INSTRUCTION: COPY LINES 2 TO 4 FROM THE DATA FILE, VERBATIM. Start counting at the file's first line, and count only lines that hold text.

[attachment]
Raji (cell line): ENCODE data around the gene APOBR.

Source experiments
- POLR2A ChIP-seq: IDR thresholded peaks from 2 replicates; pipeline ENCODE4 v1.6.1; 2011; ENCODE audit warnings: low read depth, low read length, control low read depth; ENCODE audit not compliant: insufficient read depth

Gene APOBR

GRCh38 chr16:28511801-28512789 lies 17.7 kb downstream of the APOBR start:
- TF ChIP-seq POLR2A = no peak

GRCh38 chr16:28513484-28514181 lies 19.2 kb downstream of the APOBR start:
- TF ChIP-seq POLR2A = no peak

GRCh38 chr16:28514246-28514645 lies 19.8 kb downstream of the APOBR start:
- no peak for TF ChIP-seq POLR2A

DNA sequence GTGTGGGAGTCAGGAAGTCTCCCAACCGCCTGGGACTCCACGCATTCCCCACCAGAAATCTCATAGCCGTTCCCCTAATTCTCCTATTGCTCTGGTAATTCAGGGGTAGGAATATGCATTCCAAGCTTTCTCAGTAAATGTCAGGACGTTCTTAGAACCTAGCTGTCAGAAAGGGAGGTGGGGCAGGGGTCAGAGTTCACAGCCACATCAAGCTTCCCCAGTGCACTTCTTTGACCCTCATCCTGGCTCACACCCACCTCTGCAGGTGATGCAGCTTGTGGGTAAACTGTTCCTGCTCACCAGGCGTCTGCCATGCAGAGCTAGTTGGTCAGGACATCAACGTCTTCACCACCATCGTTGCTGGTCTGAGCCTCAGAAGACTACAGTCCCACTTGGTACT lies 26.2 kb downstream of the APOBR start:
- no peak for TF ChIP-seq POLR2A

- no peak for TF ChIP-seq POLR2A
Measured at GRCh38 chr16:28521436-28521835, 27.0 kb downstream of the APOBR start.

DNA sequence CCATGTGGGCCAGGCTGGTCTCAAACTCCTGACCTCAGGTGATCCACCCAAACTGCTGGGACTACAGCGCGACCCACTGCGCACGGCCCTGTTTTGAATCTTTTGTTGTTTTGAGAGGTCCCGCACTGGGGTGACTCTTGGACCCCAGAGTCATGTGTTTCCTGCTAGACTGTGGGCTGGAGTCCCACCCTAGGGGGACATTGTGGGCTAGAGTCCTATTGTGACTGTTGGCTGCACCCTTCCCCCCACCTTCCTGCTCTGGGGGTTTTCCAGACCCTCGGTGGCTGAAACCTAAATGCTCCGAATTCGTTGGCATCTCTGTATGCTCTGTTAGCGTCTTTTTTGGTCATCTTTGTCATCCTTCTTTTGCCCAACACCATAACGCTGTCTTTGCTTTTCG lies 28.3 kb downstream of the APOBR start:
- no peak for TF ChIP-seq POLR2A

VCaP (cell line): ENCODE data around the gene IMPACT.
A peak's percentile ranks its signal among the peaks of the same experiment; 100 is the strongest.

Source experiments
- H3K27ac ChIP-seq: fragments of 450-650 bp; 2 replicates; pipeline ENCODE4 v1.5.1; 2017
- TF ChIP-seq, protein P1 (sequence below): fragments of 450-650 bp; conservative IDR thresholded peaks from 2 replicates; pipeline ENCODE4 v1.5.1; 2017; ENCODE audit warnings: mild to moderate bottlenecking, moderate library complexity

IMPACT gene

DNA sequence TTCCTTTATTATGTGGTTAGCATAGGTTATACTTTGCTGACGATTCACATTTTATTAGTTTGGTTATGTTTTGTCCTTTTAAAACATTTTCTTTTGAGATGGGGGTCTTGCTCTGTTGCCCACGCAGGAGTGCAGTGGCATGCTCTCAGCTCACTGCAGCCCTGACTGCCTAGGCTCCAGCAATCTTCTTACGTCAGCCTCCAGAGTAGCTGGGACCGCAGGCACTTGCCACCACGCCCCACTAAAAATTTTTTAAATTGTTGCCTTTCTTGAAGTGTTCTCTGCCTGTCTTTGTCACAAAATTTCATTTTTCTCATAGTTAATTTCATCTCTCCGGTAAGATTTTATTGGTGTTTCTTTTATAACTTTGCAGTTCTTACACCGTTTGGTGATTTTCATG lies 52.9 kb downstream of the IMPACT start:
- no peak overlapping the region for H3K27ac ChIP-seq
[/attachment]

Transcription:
Source experiments
- POLR2A ChIP-seq: IDR thresholded peaks from 2 replicates; pipeline ENCODE4 v1.6.1; 2011; ENCODE audit warnings: low read depth, low read length, control low read depth; ENCODE audit not compliant: insufficient read depth

Gene APOBR